Rosero-Bixby L, Brenes-Camacho G, Méndez-Chacón E. Obesidad, envejecimiento y mortalidad en Costa Rica. Sociedad y Adulto Mayor en América Latina. Brasil: Estudios sobre Envejecimiento en la Región. Rio de Janeiro. ALAP Editor, UNFPA, 1ª. Ed. 2010: 117-138p
Wilson PW, D'Agostino RB, Sullivan L, Parise H, Kannel WB. Overweight and obesity as determinants of cardiovascular risk: the Framingham experience. Arch Intern Med. 2002;162(16):1867–72.
Huxley R, Mendes S, Zheleznyakov E, Reddy S, Chan J. Body mass index, waist circumference and waist: hip ratio as predictors of cardiovascular risk--a review of the literature. Eur J Clin Nutr. 2010;64:6–22. https://doi.org/10.1038/ejcn.2009.68.
Suárez-Carmona W, Sánchez-Oliver A. Índice de masa corporal: ventajas y desventajas de su uso en la obesidad. Relación con la fuerza y la actividad física. Nutrición Clínica en. Medicina. 2018;12(3):128–39.
Harris TB, Visser M, Everhart J, et al. Waist circumference and sagittal diameter reflect total body fat better than visceral fat in older men and women. The health, aging and body composition study. Ann N Y Acad Sci. 2000;904(462-473):37.
Ho SC, Chen YM, Woo JLF, et al. Association between simple anthropometric indices and cardiovascular risk factors. Int J Obes Relat Metab Disord. 2001;25:1689–97.
Thomas F, Pannier B, Benetos A, Vischer U. Visceral obesity is not an independent risk factor of mortality in subjects over 65 years. VascHealth Risk Manag. 2013;9:739–45.
Bowman K, Atkins JL, Delgado J, Kos K, Kuchel GA, Ble A, et al. Central adiposity and the overweight risk paradox in aging: follow-up of 130,473 UK biobank participants. Am J ClinNutr. 2017;106(1):130–5. https://doi.org/10.3945/ajcn.116.147157.
Bosello O, Vanzo A. Obesity paradox and aging. Eating and Weight Disorders - Studies on Anorexia, Bulimia and Obesity. 2021;26:27–35. https://doi.org/10.1007/s40519-019-00815-4.
Rossi AP, Bianchi L, Volpato S, Bandinelli S, Guralnik J, Zamboni M, et al. Dynapenic abdominal obesity as pre- dictor of mortality and disability worsening in older adults: a 10-year prospective study. ClinNutr. 2016;35:6.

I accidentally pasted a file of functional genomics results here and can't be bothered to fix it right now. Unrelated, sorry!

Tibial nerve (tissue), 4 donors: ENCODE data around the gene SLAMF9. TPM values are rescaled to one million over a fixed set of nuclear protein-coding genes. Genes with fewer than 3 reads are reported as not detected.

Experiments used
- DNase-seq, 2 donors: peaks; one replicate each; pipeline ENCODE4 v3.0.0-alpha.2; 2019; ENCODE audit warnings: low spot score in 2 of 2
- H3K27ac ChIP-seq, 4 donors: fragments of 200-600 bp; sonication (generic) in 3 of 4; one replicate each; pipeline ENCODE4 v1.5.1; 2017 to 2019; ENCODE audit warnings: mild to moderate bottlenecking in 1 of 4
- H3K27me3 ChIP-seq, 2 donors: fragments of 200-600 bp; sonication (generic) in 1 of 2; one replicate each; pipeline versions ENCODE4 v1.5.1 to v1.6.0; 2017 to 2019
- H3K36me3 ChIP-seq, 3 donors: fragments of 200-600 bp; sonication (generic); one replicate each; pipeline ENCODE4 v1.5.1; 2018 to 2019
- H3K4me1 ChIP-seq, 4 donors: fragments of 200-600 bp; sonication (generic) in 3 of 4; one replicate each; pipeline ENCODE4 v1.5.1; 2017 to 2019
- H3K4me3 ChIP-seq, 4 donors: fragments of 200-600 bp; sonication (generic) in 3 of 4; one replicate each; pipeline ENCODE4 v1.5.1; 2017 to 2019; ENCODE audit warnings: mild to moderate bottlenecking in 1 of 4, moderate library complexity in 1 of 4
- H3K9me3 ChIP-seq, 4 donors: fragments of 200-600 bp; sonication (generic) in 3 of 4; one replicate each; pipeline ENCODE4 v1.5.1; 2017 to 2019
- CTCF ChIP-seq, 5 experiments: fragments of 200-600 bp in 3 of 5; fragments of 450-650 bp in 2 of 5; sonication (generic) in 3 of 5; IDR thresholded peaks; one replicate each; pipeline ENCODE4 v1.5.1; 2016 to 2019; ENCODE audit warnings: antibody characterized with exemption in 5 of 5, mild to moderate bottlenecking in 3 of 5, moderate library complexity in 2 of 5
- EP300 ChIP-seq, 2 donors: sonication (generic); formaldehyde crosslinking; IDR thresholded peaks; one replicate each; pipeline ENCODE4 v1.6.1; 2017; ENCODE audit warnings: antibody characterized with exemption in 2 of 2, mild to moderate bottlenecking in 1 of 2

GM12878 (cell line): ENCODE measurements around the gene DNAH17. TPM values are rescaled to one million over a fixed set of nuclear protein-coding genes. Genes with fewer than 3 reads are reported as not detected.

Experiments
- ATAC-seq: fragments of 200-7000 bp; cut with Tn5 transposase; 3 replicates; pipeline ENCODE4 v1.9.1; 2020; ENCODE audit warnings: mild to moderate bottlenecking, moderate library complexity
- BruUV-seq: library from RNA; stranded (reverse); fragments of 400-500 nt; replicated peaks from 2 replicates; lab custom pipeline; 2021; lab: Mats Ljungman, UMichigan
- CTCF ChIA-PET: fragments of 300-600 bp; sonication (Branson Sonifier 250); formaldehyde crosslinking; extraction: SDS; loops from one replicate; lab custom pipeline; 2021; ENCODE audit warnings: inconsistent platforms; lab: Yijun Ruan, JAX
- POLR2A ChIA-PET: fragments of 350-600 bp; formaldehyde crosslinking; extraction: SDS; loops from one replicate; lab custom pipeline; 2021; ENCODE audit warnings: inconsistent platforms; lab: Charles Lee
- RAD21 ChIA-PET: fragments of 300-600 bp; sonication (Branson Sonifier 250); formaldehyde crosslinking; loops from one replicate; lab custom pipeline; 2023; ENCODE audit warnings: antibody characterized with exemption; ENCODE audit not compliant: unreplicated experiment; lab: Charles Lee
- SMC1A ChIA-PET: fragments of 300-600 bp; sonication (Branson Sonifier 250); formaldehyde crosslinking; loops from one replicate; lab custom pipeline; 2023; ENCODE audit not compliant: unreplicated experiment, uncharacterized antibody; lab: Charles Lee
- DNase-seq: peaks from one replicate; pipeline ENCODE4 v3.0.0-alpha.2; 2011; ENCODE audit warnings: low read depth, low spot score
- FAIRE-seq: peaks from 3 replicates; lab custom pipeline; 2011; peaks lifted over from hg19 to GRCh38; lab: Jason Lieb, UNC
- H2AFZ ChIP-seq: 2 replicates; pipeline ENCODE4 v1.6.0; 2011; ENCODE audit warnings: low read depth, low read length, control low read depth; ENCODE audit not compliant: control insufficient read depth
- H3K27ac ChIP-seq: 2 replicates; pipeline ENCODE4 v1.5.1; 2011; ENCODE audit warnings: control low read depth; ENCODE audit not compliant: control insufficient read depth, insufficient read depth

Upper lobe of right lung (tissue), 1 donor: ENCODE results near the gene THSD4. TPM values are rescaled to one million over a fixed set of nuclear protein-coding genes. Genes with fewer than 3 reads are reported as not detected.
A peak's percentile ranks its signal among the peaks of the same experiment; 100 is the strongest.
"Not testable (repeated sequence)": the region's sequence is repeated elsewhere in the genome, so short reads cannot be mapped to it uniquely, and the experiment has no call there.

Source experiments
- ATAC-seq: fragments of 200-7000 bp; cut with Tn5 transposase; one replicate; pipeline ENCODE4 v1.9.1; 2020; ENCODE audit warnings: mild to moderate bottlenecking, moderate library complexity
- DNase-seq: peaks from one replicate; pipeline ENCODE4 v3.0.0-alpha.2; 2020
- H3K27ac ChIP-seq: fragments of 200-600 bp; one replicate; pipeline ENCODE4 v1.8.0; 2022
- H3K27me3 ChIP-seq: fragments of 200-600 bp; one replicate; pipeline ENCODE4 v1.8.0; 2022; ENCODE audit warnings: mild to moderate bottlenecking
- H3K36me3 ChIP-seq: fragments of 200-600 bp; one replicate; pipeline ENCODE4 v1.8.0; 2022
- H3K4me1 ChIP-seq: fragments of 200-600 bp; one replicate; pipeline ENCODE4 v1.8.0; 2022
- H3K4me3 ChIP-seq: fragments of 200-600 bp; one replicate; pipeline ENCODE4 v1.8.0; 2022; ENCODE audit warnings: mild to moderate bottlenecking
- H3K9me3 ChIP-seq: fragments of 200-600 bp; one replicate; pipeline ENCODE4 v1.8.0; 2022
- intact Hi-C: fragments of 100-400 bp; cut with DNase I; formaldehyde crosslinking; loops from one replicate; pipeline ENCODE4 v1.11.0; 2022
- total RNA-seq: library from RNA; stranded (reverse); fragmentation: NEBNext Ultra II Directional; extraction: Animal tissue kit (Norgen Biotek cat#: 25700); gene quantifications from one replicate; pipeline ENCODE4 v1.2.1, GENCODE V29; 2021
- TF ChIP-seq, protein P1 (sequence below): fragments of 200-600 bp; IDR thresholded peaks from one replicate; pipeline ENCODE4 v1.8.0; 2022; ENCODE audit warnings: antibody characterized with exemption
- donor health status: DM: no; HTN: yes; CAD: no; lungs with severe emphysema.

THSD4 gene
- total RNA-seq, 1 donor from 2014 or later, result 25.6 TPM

Collaborators O, Afshin A, Forouzanfar MH, Reitsma MB, Sur P, Estep K. Health effects of overweight and obesity in 195 countries over 25 years. N Engl J Med. 2017;377(1):13–27.
Rantanen T, Volpato S, Heikkinen LFE, Fried LP, Guralnik JM. Hand- grip strength and cause-specific and Total mortality in older disabled women: exploring the mechanism. JAGS. 2003;51:6.
Landi F, Russo A, Cesari M, Pahor M, Liperoti R, Danese P, et al. Walking one hour or more per day prevented mortality among older persons: results from ilSIRENTE study. PrevMed. 2008;47:5.
García-Rodríguez J. Félix, García-Fariñas, Anai, Rodríguez-León, Gustavo Adolfo, Gálvez-González, Ana María, Dimensión económica del sobrepeso y la obesidad como problemas de salud pública. Salud en Tabasco [Internet]. 2010;16(1):891–6 Available from: https://www.redalyc.org/articulo.oa?id=48719442006.
Redon J, Telolez-Plaza M, Orozco-Beltran D, Gil-Guillen V, Pita Fernandez S, Navarro-Perez J, et al. Impact of hypertension on mortality and cardiovascular disease burden in patients with cardiovascular risk factors from a general practice setting: the ESCARVAL-risk study. J Hypertens. 2016;34(6).
Institute for Health Metrics and Evaluation. (2018). Findings from the global burden of disease study 2017. Recovered in https://www.healthdata.org/policy-report/findings-global-burden-disease-study-2017